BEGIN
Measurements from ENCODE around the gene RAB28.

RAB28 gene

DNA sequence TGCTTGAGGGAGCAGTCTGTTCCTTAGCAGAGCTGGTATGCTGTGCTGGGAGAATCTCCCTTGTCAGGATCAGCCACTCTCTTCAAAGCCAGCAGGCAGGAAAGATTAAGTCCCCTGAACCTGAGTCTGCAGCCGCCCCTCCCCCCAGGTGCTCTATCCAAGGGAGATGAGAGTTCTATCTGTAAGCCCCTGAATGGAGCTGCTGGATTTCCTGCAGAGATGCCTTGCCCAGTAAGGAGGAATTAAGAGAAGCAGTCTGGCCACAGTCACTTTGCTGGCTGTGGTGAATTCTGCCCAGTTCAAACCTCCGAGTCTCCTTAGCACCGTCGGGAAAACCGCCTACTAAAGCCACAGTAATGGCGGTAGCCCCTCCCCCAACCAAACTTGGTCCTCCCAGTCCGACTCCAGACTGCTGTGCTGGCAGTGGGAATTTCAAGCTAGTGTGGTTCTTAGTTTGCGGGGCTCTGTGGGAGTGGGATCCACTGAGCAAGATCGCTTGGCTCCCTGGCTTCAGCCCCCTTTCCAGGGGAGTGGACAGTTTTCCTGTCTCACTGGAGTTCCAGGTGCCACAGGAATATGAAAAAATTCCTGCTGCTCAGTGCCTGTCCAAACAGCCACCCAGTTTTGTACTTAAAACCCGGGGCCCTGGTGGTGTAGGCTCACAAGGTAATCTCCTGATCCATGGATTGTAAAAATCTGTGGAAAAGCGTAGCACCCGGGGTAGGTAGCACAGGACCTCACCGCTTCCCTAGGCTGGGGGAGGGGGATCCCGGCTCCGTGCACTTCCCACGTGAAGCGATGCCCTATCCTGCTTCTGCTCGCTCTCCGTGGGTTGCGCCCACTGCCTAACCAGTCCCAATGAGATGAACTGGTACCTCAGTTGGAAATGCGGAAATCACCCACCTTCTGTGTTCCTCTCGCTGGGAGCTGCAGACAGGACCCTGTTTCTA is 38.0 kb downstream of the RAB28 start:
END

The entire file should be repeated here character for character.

Measurements from ENCODE around the gene RAB28.

RAB28 gene

DNA sequence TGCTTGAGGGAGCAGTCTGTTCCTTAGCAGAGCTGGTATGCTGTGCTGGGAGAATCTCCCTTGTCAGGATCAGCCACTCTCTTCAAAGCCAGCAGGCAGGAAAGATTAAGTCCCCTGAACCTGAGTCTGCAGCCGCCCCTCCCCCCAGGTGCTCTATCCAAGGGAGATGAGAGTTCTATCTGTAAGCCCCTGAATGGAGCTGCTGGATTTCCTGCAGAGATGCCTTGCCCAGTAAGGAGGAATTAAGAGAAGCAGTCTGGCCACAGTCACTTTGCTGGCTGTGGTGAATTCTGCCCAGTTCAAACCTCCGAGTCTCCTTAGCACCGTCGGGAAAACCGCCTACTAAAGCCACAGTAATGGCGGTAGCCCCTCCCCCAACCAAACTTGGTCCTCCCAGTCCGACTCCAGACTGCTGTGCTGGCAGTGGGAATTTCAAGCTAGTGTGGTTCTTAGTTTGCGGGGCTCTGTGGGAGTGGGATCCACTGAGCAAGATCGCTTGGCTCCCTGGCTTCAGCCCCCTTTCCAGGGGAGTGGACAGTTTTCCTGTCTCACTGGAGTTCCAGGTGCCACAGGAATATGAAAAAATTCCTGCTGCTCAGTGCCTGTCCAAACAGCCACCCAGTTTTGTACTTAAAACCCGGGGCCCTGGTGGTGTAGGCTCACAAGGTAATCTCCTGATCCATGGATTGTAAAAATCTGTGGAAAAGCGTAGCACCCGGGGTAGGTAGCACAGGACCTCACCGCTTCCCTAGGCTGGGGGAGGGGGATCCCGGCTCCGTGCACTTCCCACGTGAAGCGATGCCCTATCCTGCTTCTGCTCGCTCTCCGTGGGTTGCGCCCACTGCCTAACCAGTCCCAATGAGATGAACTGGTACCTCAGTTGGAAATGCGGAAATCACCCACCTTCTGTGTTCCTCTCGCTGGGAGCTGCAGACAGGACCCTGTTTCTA is 38.0 kb downstream of the RAB28 start: